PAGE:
We are in the midst of a health crisis. People are losing loved ones, and many are suffering from financial hardship. We all know someone affected by this crisis. At ustwo London, we are immensely grateful for the incredible work being done by NHS workers, police, social workers, carers, teachers, delivery men and women, store workers, postmen and women, rubbish collectors and every single essential worker who is putting themselves in harm’s way, for us.
This year, companies aren’t required to publish their gender pay gap because of the Covid-19 pandemic, but we would still like to share ours because we believe pay parity remains an important issue.
It has been widely reported that women are harder hit economically by the outbreak of Covid-19 globally. Women are more likely to be primary caregivers to children and the elderly, they are also more likely to have part-time jobs, lower paid roles or take career breaks for childcare to raise a family. Because of these differences, women are likely to be paid less and have less in the way of savings which means their finances are hit hard when something like a lockdown takes place or, as many are seeing, they have to take a cut in work hours or pay. There’s less in the way of a cushion to take this impact and cover the days, weeks or months that might take place where there is no work.
We want to continue to shine a light on our data, and inspire others to do the same. If we don’t talk about it, we can’t push for change. And if we do talk about it, we may help to support women’s financial health during future global events like this.
A note on the data:Not everyone identifies as gender binary. We welcome people of all gender identities at ustwo. For these figures we have used the binary gender identity people choose when they register with HMRC: male or female. We hope that, in time, the binary nature of this choice will change.We’ve reported on our pay gap for three years now. By sharing our data even when we aren’t mandated to do so, we make sure that all ustwobies can see what is going on, as well as our clients and colleagues in the industry who we hope will share their data and work toward equality too.When we started reporting in 2017, we had a 3.5% gap; in 2018 it was 2.46% and last year it was -4.28%. This year it’s -1.84%. Below, we’re sharing further statistics following the legally mandated method of reporting:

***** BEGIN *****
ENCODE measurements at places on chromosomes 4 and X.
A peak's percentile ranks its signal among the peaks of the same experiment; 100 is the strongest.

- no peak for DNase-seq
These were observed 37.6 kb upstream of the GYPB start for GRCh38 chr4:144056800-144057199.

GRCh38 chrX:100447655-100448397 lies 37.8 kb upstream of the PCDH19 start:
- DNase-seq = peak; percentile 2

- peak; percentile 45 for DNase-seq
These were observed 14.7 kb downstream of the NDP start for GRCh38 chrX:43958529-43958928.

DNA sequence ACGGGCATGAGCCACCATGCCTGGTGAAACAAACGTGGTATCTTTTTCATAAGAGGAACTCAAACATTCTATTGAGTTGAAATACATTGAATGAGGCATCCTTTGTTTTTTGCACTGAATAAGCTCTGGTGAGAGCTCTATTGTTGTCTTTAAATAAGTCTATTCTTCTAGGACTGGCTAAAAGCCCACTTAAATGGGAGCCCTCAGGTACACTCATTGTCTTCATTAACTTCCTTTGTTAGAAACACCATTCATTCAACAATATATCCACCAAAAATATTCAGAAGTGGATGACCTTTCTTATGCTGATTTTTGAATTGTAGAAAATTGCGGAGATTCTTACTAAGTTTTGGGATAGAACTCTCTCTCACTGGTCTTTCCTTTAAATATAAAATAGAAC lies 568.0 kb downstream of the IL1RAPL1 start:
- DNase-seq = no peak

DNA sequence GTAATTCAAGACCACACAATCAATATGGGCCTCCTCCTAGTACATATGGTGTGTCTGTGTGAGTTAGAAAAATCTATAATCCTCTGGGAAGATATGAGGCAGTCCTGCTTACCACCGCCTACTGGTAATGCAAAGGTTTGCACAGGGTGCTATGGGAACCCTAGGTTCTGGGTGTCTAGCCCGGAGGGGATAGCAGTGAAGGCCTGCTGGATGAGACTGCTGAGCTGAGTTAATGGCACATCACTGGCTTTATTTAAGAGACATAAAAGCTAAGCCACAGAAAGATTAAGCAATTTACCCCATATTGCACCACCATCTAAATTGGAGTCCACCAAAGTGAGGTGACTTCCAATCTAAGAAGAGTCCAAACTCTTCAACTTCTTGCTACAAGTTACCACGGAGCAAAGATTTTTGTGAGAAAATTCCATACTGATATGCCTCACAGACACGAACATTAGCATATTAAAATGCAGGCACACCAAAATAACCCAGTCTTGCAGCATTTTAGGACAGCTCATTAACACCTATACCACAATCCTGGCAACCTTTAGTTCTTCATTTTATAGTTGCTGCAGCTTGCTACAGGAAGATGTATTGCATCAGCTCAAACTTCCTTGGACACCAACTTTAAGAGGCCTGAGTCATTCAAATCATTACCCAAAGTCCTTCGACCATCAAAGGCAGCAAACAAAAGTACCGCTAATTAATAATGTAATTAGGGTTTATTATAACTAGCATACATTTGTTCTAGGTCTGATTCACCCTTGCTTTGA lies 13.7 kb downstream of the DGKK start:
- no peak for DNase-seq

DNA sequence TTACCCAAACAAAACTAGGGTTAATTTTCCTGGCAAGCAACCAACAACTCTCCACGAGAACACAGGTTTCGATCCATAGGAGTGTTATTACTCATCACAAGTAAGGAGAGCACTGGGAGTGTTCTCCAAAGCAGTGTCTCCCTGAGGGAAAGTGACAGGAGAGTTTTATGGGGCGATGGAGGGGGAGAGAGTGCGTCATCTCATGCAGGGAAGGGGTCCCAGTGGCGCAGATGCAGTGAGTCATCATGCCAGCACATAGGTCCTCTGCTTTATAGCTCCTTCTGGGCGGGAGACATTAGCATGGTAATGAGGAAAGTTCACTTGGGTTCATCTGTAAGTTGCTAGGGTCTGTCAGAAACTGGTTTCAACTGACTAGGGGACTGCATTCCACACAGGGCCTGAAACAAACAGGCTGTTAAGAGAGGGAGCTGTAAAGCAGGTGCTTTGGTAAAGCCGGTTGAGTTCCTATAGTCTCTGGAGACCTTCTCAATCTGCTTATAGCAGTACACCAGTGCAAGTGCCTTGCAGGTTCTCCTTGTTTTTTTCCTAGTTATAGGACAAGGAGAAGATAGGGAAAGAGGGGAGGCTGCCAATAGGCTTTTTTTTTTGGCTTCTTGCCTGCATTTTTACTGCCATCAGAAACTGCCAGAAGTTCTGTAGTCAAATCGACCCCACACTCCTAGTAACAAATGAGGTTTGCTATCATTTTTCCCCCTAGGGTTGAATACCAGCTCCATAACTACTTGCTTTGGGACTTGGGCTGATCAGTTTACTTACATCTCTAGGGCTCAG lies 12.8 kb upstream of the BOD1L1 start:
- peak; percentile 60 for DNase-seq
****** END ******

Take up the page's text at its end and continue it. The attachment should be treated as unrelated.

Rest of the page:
Inclusion is more than gender pay gap stats. In our annual Diversity & Inclusion survey, 74% of those identifying as female felt they had a voice in decision-making, and 82% felt a sense of belonging. We need to continue to focus on improving those scores.
Beyond gender equality, we have much more work to do. Diversity & Inclusion is about more than gender pay gaps; it’s about representation and a sense of belonging from all groups. Ethnicity, disability and socio-economic diversity still need significant improvement.
We have been working with Flipside to further extend our outreach and ensure we work with interns from a diverse range of backgrounds, not just university graduates. This year we have focused on something new: an internal internship which provides an opportunity for one of our team to try out a horizontal move to a new discipline within the studio. We hope to be able to offer a junior position at the end of the internship. We are excited to see if we can create more opportunities like this as they allow us to retain and "retrain" talent.
When coordinating interviews, we are mindful to create a diverse panel of interviewers to best represent the diversity within our studio. In order to remove bias where possible, throughout the process we collect feedback from interviewers individually before we regroup as a collective to debrief and make a final decision. We also make use of scorecards to ensure we are keeping our feedback consistent and focused on the skills and attributes required for the role and not personal preference. Scorecards are a great tool to keep feedback consistent and allow us to make informed hiring decisions.
We pride ourselves on our determination to strive for fairness and equality across all metrics. We believe this is critically important, both because it’s the right thing to do and because it actively makes our business better. It really boils down to this: we seek to treat people well, to respect them as individuals, and to reward them appropriately for the talents, skills, experience and dedication they bring to bear in our work.
This post was co-authored by Nicki, MD of London, Lisbon and Tokyo studios, and Natasha, our People Lead. We’d love to know about things you’ve done to improve the diversity of your businesses. If you want to talk more please get in touch with firstname.lastname@example.org and email@example.com